Stretching your biceps and quadriceps can lessen the annoying aches and soreness that you get after a hard workout. Invest five to 10 minutes of stretching after your workout to relax your body and mind. Maximize your stretching and relaxation by breathing deeply into your belly because holding your breath can make the muscles tighter.
Too much arm curling can cause your elbows to get locked into a constantly bent position. Stretching your biceps not only increases elbow extension, but also stretches the nerves that extend from your shoulder to your fingers and hands. A easy stretch that you can do almost anywhere is by putting your left palm against a wall with your fingers pointing down, and stand with your feet about hip-distance apart. Tilt your head to your right and depress your left shoulder, stretching the biceps and the side of your neck. Another bicep stretch is to put both hands against the wall with your fingers pointing down. Push against the wall with your elbows straight. Hold each stretch for 20 to 30 seconds.
The standing quadricep stretch targets the thigh muscles, decreasing muscle spasms that you get after a long run or doing squats. Stretching from a standing position also works your core to maintain your body alignment and balance. Stand with your hand against a wall and grab your left ankle with your left hand. Tighten your buttocks as you hold this stretch for 20 to 30 seconds. Keep your left kneecap pointing down and avoid swaying your upper body. Other stretches for your quads include the kneeling hip flexor stretch, which work on both your hip flexors and quads.
Stretching isn't just about holding a stretch and watching the clock tick away. Dynamic stretching is moving multiple body parts together to simulate sport-specific or movement-specific actions, exercise physiology Dr. Len Kravitz says. Examples of exercises for your biceps and quadriceps include swinging your arms to the front and back or side to side and doing butt kicks and knee lifts from a standing position. This will help you perform better in your upcoming workout. Be sure to control the movement and range of motion to prevent pulling your tendons and ligaments.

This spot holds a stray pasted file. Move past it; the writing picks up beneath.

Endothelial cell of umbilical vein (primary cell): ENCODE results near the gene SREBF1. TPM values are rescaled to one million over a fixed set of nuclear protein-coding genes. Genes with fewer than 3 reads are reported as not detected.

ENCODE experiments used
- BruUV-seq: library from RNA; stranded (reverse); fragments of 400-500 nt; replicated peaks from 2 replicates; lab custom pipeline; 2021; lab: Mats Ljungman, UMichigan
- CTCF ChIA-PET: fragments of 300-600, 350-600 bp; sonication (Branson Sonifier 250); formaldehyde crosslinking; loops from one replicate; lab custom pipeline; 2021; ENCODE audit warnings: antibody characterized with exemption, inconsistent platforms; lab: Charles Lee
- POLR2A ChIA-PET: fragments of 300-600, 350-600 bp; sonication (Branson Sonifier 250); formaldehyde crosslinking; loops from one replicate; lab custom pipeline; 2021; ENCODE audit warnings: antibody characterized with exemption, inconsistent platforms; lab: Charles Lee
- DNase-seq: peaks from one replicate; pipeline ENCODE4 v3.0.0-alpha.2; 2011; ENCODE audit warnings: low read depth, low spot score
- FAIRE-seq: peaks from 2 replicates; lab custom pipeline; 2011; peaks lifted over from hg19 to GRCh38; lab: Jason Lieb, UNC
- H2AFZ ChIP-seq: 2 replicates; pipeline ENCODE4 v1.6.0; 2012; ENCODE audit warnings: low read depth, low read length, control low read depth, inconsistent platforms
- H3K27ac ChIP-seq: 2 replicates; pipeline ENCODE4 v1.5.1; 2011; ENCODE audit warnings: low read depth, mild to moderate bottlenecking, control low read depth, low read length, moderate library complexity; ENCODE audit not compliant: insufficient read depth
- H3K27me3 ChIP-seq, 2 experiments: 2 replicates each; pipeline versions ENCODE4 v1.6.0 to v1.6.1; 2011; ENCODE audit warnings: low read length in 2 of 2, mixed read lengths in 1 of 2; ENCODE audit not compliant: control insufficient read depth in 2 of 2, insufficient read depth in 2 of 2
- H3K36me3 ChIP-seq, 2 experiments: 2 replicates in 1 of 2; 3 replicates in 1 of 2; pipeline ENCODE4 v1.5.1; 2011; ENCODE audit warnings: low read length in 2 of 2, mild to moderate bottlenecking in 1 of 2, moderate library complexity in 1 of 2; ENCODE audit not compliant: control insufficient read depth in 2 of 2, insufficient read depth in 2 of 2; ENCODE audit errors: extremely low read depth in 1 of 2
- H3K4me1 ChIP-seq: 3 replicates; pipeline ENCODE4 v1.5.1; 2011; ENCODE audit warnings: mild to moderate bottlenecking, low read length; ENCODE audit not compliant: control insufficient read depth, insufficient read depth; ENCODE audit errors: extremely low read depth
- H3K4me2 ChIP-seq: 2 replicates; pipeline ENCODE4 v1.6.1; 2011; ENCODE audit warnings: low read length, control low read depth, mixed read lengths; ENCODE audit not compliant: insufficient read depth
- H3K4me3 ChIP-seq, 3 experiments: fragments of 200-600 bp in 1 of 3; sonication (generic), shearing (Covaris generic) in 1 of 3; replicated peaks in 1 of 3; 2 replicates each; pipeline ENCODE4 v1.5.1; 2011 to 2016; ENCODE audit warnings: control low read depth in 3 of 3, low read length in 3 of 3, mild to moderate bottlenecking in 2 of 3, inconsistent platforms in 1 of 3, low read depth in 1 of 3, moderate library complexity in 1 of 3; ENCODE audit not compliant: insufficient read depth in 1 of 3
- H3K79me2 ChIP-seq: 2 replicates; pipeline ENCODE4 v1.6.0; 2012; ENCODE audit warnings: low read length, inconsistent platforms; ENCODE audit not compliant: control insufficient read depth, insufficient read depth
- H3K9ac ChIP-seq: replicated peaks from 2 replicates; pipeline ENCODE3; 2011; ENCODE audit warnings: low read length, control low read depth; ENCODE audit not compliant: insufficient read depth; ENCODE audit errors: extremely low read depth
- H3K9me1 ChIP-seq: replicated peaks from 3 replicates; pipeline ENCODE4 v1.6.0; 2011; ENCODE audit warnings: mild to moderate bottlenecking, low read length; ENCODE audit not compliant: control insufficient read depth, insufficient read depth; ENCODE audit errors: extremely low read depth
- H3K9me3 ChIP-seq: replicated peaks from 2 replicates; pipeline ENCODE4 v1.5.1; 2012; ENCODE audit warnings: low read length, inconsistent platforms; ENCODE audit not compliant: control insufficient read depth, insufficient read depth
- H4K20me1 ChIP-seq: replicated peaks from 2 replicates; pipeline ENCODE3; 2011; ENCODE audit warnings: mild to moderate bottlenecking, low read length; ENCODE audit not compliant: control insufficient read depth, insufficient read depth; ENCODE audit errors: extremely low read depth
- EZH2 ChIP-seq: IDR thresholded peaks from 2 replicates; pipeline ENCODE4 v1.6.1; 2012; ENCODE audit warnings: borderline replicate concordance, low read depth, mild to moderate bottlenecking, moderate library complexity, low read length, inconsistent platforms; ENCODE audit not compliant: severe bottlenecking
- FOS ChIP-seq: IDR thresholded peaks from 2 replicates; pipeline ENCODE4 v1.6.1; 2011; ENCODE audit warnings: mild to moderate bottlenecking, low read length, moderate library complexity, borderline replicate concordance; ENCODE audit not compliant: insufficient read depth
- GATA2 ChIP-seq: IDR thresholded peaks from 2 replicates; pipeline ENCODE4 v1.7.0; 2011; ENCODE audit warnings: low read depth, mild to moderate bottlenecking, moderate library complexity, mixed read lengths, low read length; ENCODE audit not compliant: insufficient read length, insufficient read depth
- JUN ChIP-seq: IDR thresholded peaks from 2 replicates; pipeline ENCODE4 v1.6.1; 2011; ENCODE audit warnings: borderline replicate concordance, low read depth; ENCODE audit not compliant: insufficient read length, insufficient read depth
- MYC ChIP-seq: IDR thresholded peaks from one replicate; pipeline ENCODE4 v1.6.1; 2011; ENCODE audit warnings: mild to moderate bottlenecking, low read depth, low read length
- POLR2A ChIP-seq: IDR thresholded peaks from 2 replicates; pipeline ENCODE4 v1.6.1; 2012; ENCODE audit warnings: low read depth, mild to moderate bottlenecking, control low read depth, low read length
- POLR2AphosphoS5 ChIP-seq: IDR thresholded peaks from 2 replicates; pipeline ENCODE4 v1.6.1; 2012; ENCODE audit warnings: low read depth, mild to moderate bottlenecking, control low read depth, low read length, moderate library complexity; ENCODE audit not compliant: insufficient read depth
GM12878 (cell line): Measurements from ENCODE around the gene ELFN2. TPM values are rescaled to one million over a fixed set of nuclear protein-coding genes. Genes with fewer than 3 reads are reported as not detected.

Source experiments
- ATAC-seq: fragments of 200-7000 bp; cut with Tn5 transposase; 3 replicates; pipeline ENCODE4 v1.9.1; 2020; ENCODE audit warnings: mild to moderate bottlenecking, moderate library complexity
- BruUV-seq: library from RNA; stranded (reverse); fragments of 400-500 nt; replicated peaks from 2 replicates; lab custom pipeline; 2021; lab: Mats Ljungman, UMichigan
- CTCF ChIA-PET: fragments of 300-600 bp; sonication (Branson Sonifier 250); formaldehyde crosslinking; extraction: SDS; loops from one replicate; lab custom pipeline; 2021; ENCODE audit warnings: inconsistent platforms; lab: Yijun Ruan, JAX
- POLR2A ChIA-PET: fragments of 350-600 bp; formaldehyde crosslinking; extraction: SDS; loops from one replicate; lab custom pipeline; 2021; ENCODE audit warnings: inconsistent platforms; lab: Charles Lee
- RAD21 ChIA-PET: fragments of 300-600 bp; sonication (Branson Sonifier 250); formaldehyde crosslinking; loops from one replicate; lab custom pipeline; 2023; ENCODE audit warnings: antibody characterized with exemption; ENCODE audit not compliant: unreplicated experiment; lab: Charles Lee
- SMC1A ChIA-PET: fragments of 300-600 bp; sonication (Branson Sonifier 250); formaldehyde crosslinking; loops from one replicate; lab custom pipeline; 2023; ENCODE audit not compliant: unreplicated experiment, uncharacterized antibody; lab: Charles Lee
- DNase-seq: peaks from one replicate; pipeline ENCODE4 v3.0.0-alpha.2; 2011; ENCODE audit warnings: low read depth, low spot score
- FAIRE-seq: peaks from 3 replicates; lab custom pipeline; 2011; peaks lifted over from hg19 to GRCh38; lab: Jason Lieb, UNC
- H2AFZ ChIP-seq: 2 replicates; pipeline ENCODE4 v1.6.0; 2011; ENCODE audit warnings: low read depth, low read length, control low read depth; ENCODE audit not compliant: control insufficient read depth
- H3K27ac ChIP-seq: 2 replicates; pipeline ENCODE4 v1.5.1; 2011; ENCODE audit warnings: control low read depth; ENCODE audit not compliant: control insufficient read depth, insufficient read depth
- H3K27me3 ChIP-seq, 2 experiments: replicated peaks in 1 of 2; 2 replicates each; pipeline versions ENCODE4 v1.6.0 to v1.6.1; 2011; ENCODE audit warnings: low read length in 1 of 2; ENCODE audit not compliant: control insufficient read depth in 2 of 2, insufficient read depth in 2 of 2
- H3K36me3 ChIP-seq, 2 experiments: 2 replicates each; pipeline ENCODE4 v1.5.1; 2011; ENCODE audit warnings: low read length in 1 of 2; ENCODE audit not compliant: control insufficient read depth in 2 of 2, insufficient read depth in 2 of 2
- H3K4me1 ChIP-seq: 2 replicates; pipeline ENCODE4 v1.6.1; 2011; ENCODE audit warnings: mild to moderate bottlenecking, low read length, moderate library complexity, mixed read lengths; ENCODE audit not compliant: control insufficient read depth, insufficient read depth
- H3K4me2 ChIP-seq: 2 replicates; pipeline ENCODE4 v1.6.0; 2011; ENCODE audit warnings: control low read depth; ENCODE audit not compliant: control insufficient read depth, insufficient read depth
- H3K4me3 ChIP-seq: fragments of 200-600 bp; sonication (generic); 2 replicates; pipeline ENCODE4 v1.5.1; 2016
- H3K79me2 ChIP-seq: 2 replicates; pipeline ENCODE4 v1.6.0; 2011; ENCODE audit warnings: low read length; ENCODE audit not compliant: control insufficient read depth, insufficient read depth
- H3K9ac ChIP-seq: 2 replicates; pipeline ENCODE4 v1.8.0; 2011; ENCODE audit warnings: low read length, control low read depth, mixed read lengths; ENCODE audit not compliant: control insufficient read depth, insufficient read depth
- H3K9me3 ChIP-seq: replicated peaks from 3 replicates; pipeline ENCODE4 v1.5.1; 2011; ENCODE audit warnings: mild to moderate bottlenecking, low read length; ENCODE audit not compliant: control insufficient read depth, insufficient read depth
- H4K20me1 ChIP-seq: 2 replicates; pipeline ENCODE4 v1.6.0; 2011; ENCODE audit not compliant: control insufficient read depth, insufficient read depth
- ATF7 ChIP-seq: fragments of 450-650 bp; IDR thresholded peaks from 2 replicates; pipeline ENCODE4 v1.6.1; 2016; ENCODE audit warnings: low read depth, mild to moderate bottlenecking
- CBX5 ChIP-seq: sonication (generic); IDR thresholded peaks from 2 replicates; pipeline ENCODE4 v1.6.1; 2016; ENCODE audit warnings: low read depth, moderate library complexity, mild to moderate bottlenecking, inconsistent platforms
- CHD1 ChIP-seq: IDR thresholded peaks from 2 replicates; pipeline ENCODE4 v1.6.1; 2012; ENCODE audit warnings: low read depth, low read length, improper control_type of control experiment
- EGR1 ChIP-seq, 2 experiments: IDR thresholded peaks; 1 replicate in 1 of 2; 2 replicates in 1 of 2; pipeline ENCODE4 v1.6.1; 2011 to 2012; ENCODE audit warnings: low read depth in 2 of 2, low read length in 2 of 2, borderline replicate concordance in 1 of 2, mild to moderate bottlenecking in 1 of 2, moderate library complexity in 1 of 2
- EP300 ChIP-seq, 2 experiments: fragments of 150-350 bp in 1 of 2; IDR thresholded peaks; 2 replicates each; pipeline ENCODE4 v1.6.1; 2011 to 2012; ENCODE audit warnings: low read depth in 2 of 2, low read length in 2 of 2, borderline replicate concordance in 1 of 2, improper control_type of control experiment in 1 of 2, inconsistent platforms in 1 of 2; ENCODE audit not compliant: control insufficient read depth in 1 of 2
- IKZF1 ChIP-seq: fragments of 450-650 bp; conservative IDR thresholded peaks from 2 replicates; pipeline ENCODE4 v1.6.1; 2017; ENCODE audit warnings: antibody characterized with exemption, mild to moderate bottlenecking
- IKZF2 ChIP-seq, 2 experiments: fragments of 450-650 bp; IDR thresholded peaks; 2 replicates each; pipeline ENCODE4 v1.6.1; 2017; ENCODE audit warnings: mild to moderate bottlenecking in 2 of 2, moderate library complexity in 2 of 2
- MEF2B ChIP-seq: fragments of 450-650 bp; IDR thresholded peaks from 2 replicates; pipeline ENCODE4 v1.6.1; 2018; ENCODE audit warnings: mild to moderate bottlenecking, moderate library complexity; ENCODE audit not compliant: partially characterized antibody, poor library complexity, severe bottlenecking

Don't ignore their neighbors! Your biceps and quadriceps are connected to nearby muscles, and they all work together to move. Stretching nearby parts, such as your shoulders, spine and buttocks, can influence the flexibility of your biceps and quads, according to massage therapist Thomas Myers, author of "Anatomy Trains." Do stretches that work several body parts together with your biceps and quads, such as the sun salutation or the warrior poses from yoga. If you have pain or any medical conditions, check with your health care provider before doing any stretching.
- ExRx: Standing Quadriceps Stretch
- Stretch to Win; Ann and Chris Frederick
- Anatomy Trains; Thomas Myers
- University of New Mexico: Stretching: A Research Retrospective
- ExRx: Kneeling Hip Flexor Stretch
Nick Ng has been writing fitness articles since 2003, focusing on injury prevention and exercise strategies. He has covered health for "MiaBella" magazine. Ng received his Bachelor of Arts in communications from San Diego State University in 2001 and has been a certified fitness coach with the National Academy of Sports Medicine since 2002.